One of the FBI's Most Wanted for more than a decade, James "Whitey" Bulger went on trial last week. Here's a look back at the first week of the racketeering trial of a man who prosecutors say participated in 19 killings.
One of the FBI’s Most Wanted for more than a decade, James “Whitey” Bulger went on trial last week. Here’s a look back at the first week of the racketeering trial of a man who prosecutors say participated in 19 killings.
The 83-year-old Bulger, who authorities say led the Winter Hill Gang, was one of the nation’s most wanted fugitives after he fled Boston in 1994. He was captured in 2011 in Santa Monica, Calif., where he had been living with his longtime girlfriend in a rent-controlled apartment. His early image as a modern-day Robin Hood who gave Thanksgiving dinners to working-class neighbors and kept drug dealers out of his South Boston neighborhood was shattered when authorities started digging up bodies.
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Prosecutor Brian Kelly told the jury that Bulger was a “hands-on killer” who was responsible for “murder and mayhem” in Boston for almost 30 years. In his opening statement Wednesday, Kelly offered chilling details of some of the 19 killings Bulger is charged in, saying the mob boss strangled two 26-year-old women and asked one man if he wanted a bullet in the head after an attempt to strangle the man with a rope failed.
Kelly said Bulger was a longtime FBI informant who provided information on the New England Mafia, his gang’s rivals.
A retired state police colonel told jurors Thursday that Bulger and his gang demanded payment from bookmakers, drug dealers and others who wanted to do business in the area they controlled. Failure to pay up could mean being run out of business, “taking a beating” or being killed, retired state police Col. Thomas Foley told the jury.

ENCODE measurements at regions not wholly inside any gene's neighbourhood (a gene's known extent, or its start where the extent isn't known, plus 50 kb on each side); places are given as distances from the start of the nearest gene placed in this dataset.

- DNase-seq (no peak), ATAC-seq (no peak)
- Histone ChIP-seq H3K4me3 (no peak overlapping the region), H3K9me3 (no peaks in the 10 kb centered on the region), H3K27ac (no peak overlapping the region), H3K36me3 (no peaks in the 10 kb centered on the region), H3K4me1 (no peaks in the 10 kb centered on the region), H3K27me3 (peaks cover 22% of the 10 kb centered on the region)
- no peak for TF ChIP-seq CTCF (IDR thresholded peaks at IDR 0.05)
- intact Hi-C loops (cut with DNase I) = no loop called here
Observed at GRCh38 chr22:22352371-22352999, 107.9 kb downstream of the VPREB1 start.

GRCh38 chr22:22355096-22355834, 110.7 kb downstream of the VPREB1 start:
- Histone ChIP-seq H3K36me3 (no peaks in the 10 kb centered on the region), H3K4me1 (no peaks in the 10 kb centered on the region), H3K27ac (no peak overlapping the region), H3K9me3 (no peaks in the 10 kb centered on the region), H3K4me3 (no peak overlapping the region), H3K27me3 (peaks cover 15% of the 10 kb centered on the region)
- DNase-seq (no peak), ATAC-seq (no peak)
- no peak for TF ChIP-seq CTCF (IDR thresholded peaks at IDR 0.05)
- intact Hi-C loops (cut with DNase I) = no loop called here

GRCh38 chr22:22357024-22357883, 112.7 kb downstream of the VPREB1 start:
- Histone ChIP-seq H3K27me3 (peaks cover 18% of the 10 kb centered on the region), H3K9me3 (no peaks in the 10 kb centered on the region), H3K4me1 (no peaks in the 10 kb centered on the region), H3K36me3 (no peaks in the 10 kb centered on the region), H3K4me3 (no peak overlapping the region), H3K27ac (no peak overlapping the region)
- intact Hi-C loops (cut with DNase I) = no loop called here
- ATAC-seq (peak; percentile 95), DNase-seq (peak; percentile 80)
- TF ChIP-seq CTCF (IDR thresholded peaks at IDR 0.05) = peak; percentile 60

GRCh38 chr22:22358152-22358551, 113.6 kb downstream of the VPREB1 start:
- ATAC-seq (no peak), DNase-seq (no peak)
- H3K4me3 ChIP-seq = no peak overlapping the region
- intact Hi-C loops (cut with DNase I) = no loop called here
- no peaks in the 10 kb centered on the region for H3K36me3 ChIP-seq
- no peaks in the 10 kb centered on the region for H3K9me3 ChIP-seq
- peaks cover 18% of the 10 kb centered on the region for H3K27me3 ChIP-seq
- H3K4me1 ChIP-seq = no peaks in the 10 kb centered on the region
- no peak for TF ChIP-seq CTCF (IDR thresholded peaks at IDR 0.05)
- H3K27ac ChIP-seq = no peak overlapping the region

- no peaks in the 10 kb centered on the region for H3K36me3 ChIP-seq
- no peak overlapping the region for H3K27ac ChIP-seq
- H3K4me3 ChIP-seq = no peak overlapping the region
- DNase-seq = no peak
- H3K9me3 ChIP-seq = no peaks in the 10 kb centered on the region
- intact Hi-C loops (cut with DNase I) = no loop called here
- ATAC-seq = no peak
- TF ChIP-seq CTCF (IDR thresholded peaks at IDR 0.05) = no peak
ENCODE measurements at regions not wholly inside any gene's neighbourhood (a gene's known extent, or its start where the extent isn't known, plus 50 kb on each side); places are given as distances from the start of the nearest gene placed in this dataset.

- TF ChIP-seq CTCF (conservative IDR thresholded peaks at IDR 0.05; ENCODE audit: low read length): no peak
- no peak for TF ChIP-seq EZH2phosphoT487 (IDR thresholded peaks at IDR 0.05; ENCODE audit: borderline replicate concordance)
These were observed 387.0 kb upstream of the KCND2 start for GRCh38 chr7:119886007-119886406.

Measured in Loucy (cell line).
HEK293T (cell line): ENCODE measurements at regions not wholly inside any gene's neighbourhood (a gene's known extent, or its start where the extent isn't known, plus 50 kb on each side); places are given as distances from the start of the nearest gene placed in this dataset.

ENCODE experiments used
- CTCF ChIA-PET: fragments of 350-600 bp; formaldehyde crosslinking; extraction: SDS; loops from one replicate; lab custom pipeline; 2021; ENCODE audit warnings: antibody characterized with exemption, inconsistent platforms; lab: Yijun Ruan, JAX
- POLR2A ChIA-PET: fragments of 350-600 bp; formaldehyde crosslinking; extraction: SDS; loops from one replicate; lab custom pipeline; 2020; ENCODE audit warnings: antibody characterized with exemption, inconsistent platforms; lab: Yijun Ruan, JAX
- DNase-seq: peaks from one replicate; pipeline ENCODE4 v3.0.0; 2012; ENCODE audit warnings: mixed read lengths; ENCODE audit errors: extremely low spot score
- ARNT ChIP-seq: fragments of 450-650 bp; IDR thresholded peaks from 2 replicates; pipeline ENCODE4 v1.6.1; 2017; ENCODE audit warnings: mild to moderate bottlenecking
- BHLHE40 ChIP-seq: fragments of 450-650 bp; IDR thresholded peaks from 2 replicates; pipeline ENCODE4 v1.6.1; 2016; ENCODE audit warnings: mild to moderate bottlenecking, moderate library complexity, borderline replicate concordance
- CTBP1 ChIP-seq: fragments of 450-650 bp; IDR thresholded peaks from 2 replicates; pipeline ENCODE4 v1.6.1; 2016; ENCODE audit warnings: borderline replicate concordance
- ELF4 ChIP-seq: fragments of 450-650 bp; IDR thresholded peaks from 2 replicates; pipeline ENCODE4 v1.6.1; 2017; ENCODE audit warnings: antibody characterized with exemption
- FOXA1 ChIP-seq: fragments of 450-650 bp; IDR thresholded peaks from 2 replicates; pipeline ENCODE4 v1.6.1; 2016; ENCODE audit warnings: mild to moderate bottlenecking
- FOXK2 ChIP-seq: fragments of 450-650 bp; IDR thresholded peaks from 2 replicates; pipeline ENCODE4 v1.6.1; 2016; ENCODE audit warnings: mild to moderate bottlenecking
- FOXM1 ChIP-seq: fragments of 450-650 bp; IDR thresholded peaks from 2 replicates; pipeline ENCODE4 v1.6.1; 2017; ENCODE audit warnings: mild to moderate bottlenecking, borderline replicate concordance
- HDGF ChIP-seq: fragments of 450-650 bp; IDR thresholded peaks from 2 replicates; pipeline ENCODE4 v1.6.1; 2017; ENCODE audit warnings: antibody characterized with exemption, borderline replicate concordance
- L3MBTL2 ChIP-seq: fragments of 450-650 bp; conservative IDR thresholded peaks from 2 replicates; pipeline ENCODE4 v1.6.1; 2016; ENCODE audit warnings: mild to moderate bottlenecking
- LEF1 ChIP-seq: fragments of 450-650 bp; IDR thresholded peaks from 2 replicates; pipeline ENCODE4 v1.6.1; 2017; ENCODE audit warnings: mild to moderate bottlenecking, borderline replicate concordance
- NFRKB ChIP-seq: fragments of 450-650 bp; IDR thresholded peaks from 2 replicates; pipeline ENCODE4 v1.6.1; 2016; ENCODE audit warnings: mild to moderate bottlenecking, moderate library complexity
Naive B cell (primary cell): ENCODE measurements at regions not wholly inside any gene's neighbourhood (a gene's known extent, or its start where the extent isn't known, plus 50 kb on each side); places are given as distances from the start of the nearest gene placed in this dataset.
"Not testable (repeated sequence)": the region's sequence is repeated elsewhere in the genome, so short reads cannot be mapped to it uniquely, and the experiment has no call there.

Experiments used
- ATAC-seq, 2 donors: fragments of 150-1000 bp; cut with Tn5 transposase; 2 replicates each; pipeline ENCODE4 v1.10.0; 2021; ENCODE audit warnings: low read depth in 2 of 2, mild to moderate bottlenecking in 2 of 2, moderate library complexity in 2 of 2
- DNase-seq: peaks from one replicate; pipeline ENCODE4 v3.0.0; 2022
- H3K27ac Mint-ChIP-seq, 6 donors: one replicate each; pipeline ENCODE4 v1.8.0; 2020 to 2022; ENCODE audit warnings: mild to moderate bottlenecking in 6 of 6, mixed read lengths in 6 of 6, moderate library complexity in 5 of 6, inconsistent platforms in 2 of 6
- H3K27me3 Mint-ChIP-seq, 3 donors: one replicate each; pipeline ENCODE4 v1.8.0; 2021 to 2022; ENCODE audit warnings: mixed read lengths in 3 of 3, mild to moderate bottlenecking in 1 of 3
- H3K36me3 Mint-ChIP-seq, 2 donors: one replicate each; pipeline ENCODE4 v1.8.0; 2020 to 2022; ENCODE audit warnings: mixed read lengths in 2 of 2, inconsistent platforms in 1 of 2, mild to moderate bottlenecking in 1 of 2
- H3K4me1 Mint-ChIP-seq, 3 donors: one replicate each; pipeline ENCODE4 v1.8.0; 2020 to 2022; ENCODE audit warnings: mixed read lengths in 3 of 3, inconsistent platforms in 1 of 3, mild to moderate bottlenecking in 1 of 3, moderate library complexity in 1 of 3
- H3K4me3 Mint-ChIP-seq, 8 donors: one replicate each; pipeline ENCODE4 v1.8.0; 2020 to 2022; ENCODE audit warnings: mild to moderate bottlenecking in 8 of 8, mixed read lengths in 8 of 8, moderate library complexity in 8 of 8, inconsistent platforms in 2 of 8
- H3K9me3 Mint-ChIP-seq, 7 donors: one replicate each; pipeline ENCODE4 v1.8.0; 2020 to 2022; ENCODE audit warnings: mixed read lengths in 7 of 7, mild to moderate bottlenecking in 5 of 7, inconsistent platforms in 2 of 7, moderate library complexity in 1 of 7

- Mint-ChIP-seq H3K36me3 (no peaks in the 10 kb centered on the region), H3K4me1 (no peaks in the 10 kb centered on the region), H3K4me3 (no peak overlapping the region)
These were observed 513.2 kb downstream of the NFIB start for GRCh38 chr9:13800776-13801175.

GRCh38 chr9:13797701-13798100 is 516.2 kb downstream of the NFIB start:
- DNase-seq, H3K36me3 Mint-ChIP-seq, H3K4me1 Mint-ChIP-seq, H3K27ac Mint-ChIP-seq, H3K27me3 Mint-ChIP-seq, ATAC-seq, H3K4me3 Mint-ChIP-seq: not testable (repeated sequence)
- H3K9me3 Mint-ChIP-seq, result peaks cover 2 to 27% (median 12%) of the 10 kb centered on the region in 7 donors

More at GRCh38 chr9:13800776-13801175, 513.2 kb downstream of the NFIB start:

Two bookies who testified Friday told the jury they were forced to pay monthly “rent” or “tribute” payments to Bulger and his gang if they wanted to stay in business. James Katz said if bookies did not pay Bulger’s gang, they could “wind up in the hospital.” Richard O’Brien said he had been affiliated with the New England Mafia but decided to operate independently after members of the mob were arrested. He said Bulger told him during a meeting, “If you want to be in business, you’re with us.”
Bulger’s lawyer, Jay W. Carney Jr., acknowledged in his opening statement that Bulger made millions through illegal drugs, gambling and loan-sharking. But Carney told jurors three ex-mobsters who pinned murders on Bulger cannot be believed. The defense insists that Bulger was never an FBI informant. Instead, they say, Bulger paid FBI agents and other law enforcement to tip off him and his gang when they were being investigated or about to be indicted.
Under questioning by Carney, Katz acknowledged making most of his payments to Bulger’s partner, Stephen “The Rifleman” Flemmi, and said he only met Bulger once. The defense is due to cross-examine O’Brien on Monday.
Twelve regular jurors and six alternates have been seated. The trial is expected to last three to four months.
The usually stoic defendant chuckled after O’Brien testified that Bulger once threatened a man who wanted to go into business for himself by saying he had another business besides bookmaking: “Killing (expletive) like you.”
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Hit man John Martorano is expected to testify Monday as one of the prosecution’s star witnesses. Martorano admitted killing 20 people and served 12 years in prison. Bulger’s lawyers have attacked his credibility and the “extraordinary” deal he got from prosecutors in exchange for his cooperation.